It is now a great many years since I first had the honour of attending your imperial majesty as preceptor. And your bounty has rewarded my labours with such affluence, as has drawn upon

me, me, what I had reason to expect, the envy of many of those persons, who are always ready to prescribe to their prince where to bellow, and where to withhold his favours. It is well known, that your illustrious ancestor, Augustus, bestowed on his deserving favourites, Agrippa and Maecenas, honours and emoluments, suitable to the dignity of the benefactor, and to the services of the receivers: Nor has his conrluct been blamed. My employment about your imperial majesty has, indeed, been purely domestic : I have neither headed your armies, noraffistedatyourcouncils. But you know, Sir, (though there are some who do not seem to attend to it) that a prince may be served in different ways, some more, others less conspicuous; and that the latter may be to him as valuable as the former.

"Butwhat!" saymyenemies, " shall "a private person, of equestrian rank, "and a provincial by birth, be advanced "to an equality with the patricians r *■ Shall an upstart, of no name nor f.i"mily, rank with those who can, by the "statues which make the ornament of "their palaces, reckon backward a line "of anceilors, long enough to tire out "the fasti *? Shall a philosopher who "has written for others precepts of mo"deration, and contempt of all that is "external, himself live in affluence and "luxury? Shallhepurchase'estates, and "lay out money at interest? Shall he *' build palaces, plant gardens, andad"orn a country at his own expence, and "for his own pleasures"

Cæsar has given royally, as became imperial magnificence. Seneca has re. ceived what his prince bellowed; nor did he ever ask: he is only guilty of— not refusing. Cæsar's rank places him above the reach of invidious malignity. Seneca is not, nor can be, high enough to despise the envious. As the overloaded soldier, or traveller, would be glad to be relieved of his burden, so I, in this last stage of the journey of life, now that I find myself unequal to the lightest cares, beg, that Cæsar would kindly ease me of the trouble of my un

• The fasti, or calendar?, or, if you please, almanacs, of th? ancients, had, as sur al (Tunics, tables oskinjs, consuls, lit.

wieldy wealth. I beseech him to restore to the imperial treasury, frpm whence ft came, what is to me superfluous and cumbrous. The time and the attention, which I am now obliged to bestow upon my villa and my gardens, I shall be glad to apply to the regulation of my mind. Cæsar is in the flower of life: long may he be equal to the toils of government! His goodness will grant to his worn-out servant leave to retire. It will not be derogatory from Cæsar's greatness to have it said, that.he bestowed favours on some, who, so far from being intoxicated with them, (hewed—that they could be happy, when (at their own request) divested of them.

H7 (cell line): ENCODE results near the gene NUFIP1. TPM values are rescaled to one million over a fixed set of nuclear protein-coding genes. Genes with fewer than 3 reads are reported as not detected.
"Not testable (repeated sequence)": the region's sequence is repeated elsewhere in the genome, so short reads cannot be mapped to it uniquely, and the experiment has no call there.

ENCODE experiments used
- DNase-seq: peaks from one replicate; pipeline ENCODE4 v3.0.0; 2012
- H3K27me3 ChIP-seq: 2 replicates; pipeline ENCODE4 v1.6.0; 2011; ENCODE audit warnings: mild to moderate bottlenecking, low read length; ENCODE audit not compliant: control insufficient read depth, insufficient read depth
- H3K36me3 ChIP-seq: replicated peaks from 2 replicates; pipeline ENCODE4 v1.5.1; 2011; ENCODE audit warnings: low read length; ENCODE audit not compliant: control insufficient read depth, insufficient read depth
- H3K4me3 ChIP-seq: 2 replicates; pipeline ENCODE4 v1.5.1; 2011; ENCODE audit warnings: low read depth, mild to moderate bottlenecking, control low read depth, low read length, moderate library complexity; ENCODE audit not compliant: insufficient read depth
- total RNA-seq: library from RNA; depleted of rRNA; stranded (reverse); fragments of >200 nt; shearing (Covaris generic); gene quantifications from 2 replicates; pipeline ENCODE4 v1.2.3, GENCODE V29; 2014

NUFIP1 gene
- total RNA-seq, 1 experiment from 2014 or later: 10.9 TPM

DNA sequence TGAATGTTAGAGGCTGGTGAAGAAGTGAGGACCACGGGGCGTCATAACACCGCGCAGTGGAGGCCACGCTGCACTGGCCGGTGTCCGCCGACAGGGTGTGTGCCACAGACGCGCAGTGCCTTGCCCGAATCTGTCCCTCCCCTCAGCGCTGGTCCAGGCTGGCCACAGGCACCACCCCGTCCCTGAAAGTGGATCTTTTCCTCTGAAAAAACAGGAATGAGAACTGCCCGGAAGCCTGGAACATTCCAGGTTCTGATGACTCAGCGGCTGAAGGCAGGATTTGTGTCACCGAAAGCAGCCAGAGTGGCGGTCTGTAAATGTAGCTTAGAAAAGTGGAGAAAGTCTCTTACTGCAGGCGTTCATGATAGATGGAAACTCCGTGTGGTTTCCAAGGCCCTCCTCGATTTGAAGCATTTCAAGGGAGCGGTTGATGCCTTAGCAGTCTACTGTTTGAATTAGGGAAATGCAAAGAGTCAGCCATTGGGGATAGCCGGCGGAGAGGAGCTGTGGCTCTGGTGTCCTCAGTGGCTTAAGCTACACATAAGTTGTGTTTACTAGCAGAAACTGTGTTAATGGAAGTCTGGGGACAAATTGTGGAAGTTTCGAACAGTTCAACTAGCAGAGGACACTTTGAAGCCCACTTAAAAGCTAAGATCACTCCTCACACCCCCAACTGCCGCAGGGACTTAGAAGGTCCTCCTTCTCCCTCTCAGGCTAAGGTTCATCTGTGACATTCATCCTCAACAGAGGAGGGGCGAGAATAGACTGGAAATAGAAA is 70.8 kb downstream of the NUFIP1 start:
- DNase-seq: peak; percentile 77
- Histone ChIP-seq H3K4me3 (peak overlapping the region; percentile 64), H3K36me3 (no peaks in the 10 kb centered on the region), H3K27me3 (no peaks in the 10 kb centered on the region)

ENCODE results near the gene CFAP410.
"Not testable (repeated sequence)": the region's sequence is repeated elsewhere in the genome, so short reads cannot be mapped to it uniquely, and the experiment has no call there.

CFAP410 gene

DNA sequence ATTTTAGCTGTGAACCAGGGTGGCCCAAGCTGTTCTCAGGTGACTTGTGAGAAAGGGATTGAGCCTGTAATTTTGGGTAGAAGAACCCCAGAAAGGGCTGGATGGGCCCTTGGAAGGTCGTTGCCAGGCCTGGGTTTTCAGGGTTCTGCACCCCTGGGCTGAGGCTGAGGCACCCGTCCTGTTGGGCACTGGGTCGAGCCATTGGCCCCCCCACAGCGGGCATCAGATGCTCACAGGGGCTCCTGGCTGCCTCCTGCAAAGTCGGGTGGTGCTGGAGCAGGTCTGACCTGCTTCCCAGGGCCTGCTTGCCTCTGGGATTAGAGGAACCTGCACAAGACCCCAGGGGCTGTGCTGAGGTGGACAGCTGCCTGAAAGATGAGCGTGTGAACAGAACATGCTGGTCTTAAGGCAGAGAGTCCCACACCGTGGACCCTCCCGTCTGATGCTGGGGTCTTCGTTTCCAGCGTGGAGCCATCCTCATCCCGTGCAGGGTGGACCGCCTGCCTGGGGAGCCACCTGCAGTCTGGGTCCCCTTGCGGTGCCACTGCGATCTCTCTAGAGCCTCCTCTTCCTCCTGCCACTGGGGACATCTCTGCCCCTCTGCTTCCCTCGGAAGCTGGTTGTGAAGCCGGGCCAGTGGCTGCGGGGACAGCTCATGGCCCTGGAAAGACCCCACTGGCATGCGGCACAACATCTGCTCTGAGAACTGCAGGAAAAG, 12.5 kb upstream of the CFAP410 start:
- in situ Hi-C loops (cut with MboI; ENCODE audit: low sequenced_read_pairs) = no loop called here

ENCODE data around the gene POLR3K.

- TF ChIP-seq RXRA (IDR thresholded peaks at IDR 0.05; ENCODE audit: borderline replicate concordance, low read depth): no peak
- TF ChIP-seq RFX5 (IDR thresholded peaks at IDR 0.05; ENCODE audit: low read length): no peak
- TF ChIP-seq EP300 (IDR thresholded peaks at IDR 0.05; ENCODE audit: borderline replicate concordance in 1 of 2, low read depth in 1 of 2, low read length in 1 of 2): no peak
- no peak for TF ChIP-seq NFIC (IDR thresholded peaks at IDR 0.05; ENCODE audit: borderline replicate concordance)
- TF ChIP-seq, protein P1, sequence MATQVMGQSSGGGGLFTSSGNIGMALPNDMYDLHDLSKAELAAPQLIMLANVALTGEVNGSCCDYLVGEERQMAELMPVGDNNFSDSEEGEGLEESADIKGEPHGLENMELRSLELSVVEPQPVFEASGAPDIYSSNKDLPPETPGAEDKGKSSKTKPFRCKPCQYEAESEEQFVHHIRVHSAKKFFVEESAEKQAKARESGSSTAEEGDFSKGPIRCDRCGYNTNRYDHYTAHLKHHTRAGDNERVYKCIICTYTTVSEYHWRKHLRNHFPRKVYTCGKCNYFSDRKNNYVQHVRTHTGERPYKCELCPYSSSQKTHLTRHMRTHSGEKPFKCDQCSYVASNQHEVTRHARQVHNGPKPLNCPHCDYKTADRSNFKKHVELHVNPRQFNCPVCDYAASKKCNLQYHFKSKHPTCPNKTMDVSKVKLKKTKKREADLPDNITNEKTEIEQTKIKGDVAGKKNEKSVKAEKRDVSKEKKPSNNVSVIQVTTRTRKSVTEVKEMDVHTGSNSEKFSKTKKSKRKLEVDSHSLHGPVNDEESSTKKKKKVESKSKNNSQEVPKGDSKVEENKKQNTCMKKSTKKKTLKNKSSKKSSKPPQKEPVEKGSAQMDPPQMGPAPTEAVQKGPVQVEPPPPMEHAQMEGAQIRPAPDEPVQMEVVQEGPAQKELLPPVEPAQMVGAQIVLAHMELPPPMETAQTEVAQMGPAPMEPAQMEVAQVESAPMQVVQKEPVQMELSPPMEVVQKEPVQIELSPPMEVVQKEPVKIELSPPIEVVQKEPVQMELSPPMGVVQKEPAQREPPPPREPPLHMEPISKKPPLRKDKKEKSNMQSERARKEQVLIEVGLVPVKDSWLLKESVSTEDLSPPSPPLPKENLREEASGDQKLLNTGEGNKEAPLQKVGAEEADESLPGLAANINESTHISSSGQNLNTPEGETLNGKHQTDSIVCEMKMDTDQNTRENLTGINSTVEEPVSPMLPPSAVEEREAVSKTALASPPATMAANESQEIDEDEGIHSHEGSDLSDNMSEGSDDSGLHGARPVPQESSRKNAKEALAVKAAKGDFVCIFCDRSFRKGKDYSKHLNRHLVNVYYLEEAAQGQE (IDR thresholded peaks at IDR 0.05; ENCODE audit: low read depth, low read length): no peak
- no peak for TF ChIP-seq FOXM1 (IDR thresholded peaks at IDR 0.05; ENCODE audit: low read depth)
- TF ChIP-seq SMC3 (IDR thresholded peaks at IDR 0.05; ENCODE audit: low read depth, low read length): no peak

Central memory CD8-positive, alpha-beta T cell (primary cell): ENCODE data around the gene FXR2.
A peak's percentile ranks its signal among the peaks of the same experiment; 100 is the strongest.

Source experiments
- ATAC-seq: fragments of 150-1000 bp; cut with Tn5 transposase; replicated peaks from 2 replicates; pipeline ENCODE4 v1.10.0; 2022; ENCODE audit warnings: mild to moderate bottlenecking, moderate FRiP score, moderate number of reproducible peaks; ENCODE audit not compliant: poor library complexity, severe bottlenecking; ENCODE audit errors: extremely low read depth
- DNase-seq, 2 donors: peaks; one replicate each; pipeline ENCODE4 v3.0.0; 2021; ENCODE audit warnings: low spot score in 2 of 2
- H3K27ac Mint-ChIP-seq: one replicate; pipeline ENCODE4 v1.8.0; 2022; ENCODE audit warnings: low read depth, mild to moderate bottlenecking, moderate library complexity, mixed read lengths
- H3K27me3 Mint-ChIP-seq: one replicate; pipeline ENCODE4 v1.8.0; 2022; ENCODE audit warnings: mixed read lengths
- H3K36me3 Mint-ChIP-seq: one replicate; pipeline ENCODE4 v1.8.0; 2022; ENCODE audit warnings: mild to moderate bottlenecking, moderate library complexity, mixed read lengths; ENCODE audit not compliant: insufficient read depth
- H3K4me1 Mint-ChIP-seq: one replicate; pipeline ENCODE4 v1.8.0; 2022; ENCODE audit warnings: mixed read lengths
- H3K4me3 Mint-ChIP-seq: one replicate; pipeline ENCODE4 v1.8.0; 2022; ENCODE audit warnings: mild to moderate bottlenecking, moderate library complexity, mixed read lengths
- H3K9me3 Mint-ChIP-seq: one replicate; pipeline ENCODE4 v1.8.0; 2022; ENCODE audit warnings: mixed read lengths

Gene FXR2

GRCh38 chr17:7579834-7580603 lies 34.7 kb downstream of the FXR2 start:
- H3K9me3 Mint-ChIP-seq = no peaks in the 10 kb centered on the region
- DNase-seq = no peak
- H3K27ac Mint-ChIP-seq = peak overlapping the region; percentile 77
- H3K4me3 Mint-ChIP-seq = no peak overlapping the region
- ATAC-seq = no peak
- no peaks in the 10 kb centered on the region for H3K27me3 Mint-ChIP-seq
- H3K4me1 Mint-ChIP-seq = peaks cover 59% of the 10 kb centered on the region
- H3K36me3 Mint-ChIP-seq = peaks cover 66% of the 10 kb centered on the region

Corn. Tacit.

§ 10. S^f«i(/CHARIDEMUS,fl»A.. T H E N IA N Exile, at the Court of D A R I u s, on 6c ing ajked bis Opinion of the warlike Preparations making by that Prince against Alexander.

Perhaps your Majesty may not bear the truth from the mouth ofaGrecian, and an. exile: and iff do not declare it now, I never will,perhaps I may never have another opportunity.—YourMajesty's numerous army, drawn from various nations, and which unpeoples the east, may seem formidable to the neighbouring countries. The gold, the purple, and the splendor of arms, which strike the eyes of beholders, make a (howwhich Airpafsesthe imagination of all who have not seen it. The Macedonian army, with which your Majesty's forces are going to contend, is, on the contrary, grim, and horrid of aspect, and clad in iron. The irresistible phalanx is a body of men who, in the held of battle, fear no onset, being practised to hold together, man to man, shield to shield, and spear to spear; so that a brazen wall might as soon be broke through. In advancing, in wheeling to right or left, in attacking, in. every exercise of arms, they act as one man. They answer the slightest sign from the commander, as if his soul animated the whole army. Every soldier has a knowledge of war sufficient for a general. And this discipline, by which the Macedonian army is become so formidable, was first established, and has been all along kept up, by a fixed contempt